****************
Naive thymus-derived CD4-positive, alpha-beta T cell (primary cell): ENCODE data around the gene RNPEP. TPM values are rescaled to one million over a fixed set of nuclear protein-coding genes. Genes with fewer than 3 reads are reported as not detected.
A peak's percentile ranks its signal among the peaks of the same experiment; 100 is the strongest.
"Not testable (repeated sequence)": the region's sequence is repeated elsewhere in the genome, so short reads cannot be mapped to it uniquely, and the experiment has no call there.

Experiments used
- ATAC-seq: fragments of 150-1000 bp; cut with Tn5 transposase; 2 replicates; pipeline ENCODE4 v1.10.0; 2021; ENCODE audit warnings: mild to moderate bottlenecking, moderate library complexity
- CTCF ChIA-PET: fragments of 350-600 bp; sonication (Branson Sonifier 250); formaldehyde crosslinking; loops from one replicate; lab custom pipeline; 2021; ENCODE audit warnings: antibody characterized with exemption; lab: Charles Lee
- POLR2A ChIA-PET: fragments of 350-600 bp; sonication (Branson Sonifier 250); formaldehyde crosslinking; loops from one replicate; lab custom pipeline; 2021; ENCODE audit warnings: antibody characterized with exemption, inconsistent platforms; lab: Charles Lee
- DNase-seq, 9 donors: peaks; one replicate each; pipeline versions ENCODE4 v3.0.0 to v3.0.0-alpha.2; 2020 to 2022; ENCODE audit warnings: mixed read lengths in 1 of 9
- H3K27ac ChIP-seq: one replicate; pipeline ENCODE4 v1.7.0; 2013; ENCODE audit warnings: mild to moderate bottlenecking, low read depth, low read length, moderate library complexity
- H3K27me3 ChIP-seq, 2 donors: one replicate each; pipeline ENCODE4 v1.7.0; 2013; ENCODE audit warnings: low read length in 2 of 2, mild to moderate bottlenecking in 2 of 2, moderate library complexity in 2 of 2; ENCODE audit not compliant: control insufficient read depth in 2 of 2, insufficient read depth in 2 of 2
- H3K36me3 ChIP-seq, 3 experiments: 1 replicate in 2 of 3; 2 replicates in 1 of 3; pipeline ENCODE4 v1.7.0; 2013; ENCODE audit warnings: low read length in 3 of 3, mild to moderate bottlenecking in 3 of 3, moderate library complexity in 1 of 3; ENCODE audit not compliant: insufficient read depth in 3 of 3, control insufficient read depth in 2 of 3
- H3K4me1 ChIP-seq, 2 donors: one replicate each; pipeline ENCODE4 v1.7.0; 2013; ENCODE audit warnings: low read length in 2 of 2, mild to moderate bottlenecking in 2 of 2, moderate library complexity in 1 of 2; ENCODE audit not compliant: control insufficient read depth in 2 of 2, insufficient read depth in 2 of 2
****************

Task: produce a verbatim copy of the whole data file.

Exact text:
Naive thymus-derived CD4-positive, alpha-beta T cell (primary cell): ENCODE data around the gene RNPEP. TPM values are rescaled to one million over a fixed set of nuclear protein-coding genes. Genes with fewer than 3 reads are reported as not detected.
A peak's percentile ranks its signal among the peaks of the same experiment; 100 is the strongest.
"Not testable (repeated sequence)": the region's sequence is repeated elsewhere in the genome, so short reads cannot be mapped to it uniquely, and the experiment has no call there.

Experiments used
- ATAC-seq: fragments of 150-1000 bp; cut with Tn5 transposase; 2 replicates; pipeline ENCODE4 v1.10.0; 2021; ENCODE audit warnings: mild to moderate bottlenecking, moderate library complexity
- CTCF ChIA-PET: fragments of 350-600 bp; sonication (Branson Sonifier 250); formaldehyde crosslinking; loops from one replicate; lab custom pipeline; 2021; ENCODE audit warnings: antibody characterized with exemption; lab: Charles Lee
- POLR2A ChIA-PET: fragments of 350-600 bp; sonication (Branson Sonifier 250); formaldehyde crosslinking; loops from one replicate; lab custom pipeline; 2021; ENCODE audit warnings: antibody characterized with exemption, inconsistent platforms; lab: Charles Lee
- DNase-seq, 9 donors: peaks; one replicate each; pipeline versions ENCODE4 v3.0.0 to v3.0.0-alpha.2; 2020 to 2022; ENCODE audit warnings: mixed read lengths in 1 of 9
- H3K27ac ChIP-seq: one replicate; pipeline ENCODE4 v1.7.0; 2013; ENCODE audit warnings: mild to moderate bottlenecking, low read depth, low read length, moderate library complexity
- H3K27me3 ChIP-seq, 2 donors: one replicate each; pipeline ENCODE4 v1.7.0; 2013; ENCODE audit warnings: low read length in 2 of 2, mild to moderate bottlenecking in 2 of 2, moderate library complexity in 2 of 2; ENCODE audit not compliant: control insufficient read depth in 2 of 2, insufficient read depth in 2 of 2
- H3K36me3 ChIP-seq, 3 experiments: 1 replicate in 2 of 3; 2 replicates in 1 of 3; pipeline ENCODE4 v1.7.0; 2013; ENCODE audit warnings: low read length in 3 of 3, mild to moderate bottlenecking in 3 of 3, moderate library complexity in 1 of 3; ENCODE audit not compliant: insufficient read depth in 3 of 3, control insufficient read depth in 2 of 3
- H3K4me1 ChIP-seq, 2 donors: one replicate each; pipeline ENCODE4 v1.7.0; 2013; ENCODE audit warnings: low read length in 2 of 2, mild to moderate bottlenecking in 2 of 2, moderate library complexity in 1 of 2; ENCODE audit not compliant: control insufficient read depth in 2 of 2, insufficient read depth in 2 of 2